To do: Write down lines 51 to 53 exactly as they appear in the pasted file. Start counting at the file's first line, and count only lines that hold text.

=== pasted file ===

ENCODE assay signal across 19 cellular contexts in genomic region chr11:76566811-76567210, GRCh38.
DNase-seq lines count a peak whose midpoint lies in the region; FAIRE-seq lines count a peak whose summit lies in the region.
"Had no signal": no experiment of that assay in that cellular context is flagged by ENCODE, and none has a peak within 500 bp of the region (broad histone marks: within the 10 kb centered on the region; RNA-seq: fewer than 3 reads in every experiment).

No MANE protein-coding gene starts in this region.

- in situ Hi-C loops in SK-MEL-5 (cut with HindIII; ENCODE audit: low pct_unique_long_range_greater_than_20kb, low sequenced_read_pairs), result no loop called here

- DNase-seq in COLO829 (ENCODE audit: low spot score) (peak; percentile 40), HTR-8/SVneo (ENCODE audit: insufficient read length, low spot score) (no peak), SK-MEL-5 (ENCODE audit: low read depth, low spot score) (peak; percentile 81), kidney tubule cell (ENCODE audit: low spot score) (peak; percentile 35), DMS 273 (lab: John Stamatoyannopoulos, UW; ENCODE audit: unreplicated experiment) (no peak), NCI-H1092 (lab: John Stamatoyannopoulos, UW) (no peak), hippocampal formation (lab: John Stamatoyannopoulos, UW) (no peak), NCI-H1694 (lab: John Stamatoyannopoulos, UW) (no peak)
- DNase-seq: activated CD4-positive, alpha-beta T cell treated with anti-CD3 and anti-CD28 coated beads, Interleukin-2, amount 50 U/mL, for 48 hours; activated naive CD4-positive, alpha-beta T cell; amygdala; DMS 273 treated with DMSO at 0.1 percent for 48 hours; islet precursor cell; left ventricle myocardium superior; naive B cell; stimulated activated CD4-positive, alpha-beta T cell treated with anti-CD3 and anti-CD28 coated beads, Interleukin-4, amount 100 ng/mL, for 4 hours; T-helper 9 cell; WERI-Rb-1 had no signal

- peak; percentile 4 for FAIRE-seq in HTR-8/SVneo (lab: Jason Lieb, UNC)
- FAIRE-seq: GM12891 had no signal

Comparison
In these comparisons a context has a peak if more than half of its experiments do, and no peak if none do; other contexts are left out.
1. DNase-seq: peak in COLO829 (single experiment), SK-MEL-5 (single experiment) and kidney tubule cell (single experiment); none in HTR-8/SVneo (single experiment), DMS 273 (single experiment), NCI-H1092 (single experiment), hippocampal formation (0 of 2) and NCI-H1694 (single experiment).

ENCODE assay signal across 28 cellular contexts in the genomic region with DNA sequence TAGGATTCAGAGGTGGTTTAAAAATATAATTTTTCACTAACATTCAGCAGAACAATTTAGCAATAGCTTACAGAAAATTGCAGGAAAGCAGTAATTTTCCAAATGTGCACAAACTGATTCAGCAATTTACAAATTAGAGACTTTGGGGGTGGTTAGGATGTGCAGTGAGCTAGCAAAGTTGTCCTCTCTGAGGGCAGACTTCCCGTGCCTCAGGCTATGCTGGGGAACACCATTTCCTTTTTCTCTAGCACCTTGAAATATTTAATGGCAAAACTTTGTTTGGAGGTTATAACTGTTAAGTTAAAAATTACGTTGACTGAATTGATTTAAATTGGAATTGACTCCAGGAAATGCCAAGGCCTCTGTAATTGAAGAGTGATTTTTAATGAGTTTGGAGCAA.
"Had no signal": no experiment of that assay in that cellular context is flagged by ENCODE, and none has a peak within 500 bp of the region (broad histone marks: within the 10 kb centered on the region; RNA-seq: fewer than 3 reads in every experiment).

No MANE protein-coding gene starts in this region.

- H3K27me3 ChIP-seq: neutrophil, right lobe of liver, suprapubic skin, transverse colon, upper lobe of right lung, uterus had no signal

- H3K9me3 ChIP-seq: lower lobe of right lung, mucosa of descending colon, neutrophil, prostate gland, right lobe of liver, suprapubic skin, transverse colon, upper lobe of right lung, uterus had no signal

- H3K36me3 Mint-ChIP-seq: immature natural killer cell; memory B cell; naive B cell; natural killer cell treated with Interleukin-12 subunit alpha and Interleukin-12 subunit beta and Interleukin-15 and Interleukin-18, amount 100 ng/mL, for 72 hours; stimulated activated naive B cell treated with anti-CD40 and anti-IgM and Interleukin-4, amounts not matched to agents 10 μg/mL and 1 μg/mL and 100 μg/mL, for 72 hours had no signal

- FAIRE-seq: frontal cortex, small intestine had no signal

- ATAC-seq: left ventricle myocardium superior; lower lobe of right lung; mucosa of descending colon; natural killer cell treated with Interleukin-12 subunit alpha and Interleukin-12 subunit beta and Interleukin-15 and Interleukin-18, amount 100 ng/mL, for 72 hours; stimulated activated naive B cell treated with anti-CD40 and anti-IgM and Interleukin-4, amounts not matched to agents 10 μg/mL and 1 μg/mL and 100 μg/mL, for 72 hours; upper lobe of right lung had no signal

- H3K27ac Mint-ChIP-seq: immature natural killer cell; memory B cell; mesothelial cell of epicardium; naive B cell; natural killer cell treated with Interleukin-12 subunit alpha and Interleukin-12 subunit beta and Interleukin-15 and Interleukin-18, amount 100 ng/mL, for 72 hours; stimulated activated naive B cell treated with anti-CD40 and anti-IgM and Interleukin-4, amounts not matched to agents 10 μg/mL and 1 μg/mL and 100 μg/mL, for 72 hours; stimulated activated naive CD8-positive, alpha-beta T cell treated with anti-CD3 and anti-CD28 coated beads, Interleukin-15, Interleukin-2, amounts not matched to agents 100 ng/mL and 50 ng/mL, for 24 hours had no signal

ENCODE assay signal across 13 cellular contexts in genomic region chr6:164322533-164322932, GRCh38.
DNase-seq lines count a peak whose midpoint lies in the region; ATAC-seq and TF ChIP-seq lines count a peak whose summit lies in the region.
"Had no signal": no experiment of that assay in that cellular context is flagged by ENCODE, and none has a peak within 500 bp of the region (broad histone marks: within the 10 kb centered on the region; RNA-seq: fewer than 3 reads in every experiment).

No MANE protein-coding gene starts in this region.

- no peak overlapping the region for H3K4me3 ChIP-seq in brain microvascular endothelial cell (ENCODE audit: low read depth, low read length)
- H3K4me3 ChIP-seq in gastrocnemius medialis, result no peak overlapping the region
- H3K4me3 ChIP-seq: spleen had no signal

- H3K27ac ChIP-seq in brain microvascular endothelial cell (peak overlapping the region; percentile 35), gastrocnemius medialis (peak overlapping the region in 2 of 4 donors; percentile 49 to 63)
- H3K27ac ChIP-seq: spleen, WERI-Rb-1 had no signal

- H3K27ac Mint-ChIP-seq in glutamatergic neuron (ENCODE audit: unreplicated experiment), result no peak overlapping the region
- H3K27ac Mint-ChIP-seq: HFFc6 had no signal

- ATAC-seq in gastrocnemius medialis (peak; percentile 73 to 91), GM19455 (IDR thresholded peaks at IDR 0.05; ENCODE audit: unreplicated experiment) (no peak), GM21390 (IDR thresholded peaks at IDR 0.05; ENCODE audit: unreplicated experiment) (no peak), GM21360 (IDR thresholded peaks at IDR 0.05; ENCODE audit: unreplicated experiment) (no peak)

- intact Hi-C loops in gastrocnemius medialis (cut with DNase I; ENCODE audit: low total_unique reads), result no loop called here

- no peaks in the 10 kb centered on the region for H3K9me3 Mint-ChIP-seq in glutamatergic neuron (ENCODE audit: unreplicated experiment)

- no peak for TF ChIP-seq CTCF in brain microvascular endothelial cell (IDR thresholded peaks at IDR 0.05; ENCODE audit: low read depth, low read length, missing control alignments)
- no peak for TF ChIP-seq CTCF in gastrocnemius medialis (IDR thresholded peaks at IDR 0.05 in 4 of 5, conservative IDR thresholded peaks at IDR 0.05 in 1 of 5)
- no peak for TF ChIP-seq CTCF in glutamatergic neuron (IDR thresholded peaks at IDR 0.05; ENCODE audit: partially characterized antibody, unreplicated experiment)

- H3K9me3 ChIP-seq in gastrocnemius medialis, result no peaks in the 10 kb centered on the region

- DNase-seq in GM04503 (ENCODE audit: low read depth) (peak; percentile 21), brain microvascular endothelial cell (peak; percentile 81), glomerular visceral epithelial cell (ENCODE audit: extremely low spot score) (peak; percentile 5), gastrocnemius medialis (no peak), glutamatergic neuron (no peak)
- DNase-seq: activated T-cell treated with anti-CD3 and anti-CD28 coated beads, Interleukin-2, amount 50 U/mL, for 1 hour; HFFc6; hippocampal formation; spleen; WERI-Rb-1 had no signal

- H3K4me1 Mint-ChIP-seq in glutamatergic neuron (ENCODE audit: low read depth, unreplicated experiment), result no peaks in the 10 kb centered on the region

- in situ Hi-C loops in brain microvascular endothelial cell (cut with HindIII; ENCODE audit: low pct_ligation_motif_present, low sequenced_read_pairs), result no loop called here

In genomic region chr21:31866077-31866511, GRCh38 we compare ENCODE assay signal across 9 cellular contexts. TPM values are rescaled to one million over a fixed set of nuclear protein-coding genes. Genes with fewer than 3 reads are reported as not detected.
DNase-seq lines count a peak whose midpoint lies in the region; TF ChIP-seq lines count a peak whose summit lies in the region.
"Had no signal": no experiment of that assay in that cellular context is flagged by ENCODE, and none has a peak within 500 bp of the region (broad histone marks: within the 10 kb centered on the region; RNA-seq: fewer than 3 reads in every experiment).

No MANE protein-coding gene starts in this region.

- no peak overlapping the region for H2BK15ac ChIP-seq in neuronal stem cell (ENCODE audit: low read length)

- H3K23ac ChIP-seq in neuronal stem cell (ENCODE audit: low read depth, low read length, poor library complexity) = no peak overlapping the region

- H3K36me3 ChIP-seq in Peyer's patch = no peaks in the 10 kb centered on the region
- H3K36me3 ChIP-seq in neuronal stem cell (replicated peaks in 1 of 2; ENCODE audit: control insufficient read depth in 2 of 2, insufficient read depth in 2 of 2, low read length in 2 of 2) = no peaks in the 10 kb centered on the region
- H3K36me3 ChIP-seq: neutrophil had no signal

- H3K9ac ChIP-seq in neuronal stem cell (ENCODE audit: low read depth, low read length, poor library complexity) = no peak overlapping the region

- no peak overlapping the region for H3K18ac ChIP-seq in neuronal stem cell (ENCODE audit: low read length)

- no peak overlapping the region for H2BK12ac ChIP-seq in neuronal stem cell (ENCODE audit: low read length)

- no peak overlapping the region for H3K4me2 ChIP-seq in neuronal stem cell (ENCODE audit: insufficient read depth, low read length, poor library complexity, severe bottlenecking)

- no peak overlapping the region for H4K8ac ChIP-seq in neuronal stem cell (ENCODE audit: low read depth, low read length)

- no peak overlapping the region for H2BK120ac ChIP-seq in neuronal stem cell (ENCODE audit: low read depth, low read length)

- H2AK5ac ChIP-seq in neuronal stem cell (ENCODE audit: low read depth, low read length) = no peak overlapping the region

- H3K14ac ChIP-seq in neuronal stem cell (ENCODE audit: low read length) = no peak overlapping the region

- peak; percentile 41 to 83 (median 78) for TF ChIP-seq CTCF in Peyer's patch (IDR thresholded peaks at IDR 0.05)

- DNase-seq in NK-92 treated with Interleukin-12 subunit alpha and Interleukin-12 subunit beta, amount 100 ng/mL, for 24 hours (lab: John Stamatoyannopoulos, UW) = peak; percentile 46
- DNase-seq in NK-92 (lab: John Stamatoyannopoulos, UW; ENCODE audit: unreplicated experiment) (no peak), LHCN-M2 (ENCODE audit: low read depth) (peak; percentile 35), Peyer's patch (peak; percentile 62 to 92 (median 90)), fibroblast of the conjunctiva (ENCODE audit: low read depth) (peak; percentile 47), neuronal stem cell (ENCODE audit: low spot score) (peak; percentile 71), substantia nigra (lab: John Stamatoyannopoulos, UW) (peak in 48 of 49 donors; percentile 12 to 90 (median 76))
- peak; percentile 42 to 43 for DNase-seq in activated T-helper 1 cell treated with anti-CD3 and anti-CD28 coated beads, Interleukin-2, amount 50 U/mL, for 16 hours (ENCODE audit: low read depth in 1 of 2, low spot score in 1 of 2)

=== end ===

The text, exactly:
- H3K36me3 ChIP-seq in neuronal stem cell (replicated peaks in 1 of 2; ENCODE audit: control insufficient read depth in 2 of 2, insufficient read depth in 2 of 2, low read length in 2 of 2) = no peaks in the 10 kb centered on the region
- H3K36me3 ChIP-seq: neutrophil had no signal

- H3K9ac ChIP-seq in neuronal stem cell (ENCODE audit: low read depth, low read length, poor library complexity) = no peak overlapping the region